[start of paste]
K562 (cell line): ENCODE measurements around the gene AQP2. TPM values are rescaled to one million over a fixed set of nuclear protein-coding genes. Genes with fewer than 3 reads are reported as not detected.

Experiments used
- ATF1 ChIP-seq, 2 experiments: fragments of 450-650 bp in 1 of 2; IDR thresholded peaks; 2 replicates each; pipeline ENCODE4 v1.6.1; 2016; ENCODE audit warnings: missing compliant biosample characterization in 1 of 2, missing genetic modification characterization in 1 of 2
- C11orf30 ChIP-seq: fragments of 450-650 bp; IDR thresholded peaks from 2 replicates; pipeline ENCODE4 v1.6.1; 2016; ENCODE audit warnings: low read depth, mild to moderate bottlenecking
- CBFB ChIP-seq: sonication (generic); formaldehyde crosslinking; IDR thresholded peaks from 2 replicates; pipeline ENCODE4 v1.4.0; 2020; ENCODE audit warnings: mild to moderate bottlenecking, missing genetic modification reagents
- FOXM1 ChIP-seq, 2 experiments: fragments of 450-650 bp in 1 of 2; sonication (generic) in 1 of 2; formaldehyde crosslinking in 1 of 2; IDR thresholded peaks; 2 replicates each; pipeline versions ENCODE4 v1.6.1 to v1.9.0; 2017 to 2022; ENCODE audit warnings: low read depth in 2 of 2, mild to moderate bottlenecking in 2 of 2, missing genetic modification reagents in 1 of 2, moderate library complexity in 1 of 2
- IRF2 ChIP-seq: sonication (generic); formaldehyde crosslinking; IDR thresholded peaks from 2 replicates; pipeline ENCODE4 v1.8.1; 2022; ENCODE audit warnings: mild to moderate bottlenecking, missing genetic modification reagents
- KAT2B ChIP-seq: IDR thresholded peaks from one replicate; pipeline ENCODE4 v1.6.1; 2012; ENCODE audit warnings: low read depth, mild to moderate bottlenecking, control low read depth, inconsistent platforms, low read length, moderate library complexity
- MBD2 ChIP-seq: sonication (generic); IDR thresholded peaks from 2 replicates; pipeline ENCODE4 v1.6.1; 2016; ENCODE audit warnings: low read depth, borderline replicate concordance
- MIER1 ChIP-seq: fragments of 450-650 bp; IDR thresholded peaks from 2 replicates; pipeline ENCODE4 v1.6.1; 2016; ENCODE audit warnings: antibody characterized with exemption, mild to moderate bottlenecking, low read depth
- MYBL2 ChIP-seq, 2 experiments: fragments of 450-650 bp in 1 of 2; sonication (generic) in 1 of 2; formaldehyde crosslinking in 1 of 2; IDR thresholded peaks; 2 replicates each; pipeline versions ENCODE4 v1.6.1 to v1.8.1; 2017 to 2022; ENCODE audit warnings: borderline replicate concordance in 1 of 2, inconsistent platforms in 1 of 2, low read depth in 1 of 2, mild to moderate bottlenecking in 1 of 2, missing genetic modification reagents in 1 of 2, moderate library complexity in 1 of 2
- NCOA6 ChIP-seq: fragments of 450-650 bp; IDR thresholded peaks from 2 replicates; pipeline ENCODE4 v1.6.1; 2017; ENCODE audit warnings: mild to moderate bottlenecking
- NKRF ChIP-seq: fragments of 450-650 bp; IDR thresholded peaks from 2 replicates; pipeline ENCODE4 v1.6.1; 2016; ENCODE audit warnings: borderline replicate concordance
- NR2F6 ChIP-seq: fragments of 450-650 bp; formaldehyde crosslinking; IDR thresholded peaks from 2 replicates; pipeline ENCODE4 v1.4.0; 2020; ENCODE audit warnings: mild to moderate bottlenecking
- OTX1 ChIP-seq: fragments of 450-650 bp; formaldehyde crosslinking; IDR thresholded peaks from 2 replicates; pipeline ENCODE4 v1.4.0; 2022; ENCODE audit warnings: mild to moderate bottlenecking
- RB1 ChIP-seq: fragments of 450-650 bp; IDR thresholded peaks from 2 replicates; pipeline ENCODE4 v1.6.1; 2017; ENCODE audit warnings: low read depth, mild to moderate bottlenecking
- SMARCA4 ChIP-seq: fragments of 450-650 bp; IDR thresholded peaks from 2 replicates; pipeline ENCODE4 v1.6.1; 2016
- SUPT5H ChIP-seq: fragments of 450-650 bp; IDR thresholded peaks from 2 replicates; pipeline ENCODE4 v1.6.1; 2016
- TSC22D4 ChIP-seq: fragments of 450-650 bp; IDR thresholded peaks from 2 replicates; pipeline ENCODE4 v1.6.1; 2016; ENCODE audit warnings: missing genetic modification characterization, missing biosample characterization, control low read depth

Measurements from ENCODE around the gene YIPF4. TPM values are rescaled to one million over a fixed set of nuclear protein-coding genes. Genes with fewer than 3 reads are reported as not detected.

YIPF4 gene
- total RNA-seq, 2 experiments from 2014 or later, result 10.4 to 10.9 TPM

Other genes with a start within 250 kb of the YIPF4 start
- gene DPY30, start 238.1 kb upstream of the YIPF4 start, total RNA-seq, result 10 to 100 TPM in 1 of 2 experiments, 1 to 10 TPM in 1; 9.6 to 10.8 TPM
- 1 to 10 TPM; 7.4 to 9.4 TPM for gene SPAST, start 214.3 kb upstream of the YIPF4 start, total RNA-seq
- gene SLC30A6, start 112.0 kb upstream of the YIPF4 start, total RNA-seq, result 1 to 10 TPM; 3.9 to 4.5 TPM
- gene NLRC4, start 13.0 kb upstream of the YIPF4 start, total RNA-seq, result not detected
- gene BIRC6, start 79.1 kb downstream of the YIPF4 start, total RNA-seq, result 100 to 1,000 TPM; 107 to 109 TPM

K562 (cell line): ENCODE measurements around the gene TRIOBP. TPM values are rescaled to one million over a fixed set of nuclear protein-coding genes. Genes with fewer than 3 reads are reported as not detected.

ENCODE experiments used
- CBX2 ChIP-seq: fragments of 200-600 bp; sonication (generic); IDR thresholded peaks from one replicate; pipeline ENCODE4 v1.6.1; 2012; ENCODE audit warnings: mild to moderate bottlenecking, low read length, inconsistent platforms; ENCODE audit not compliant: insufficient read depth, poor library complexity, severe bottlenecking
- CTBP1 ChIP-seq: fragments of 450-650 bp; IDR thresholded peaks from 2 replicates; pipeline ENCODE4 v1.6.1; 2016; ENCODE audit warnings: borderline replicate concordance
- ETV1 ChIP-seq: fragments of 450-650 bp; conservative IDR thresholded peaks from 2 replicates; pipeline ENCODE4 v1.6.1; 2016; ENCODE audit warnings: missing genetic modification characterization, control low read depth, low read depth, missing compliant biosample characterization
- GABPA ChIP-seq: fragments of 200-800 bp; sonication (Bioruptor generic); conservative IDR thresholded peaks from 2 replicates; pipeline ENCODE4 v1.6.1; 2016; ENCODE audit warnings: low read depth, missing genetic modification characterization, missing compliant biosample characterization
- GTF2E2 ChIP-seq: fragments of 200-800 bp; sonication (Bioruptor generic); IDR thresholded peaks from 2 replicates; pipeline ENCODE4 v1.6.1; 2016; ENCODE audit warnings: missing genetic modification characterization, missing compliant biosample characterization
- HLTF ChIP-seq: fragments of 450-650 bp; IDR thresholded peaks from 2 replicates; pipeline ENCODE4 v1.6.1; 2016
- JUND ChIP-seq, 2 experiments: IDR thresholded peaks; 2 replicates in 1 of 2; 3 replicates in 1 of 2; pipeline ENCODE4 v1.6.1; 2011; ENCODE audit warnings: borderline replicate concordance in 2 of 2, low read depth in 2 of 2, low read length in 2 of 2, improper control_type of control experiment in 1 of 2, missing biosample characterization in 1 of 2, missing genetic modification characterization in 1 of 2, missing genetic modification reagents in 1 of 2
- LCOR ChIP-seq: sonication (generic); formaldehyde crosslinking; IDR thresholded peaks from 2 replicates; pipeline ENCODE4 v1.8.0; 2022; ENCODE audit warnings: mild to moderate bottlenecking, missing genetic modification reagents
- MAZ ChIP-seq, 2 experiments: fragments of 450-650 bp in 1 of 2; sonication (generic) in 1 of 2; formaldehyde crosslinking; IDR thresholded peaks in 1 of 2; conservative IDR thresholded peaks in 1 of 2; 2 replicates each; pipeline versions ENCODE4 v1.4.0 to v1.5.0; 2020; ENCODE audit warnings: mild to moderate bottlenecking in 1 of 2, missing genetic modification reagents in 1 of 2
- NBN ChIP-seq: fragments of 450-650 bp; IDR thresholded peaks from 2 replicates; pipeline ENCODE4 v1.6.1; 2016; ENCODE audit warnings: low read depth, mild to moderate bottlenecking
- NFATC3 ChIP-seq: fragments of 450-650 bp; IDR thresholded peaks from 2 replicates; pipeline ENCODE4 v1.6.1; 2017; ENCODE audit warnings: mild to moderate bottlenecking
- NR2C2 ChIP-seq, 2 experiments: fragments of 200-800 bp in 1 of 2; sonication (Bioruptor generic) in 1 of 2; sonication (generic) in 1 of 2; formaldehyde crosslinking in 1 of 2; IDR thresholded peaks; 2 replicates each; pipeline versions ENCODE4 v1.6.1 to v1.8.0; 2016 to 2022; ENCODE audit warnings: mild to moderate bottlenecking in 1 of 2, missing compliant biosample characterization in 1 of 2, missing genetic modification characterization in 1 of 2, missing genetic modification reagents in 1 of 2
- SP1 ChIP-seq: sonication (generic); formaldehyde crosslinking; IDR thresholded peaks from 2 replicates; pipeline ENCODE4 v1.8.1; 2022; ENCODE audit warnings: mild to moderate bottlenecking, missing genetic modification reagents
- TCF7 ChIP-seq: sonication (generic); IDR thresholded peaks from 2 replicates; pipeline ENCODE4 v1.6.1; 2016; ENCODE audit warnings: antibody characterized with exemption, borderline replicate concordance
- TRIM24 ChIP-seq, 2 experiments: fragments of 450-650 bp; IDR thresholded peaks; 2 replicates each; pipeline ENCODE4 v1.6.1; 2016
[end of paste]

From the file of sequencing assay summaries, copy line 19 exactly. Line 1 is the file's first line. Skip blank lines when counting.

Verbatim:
- TSC22D4 ChIP-seq: fragments of 450-650 bp; IDR thresholded peaks from 2 replicates; pipeline ENCODE4 v1.6.1; 2016; ENCODE audit warnings: missing genetic modification characterization, missing biosample characterization, control low read depth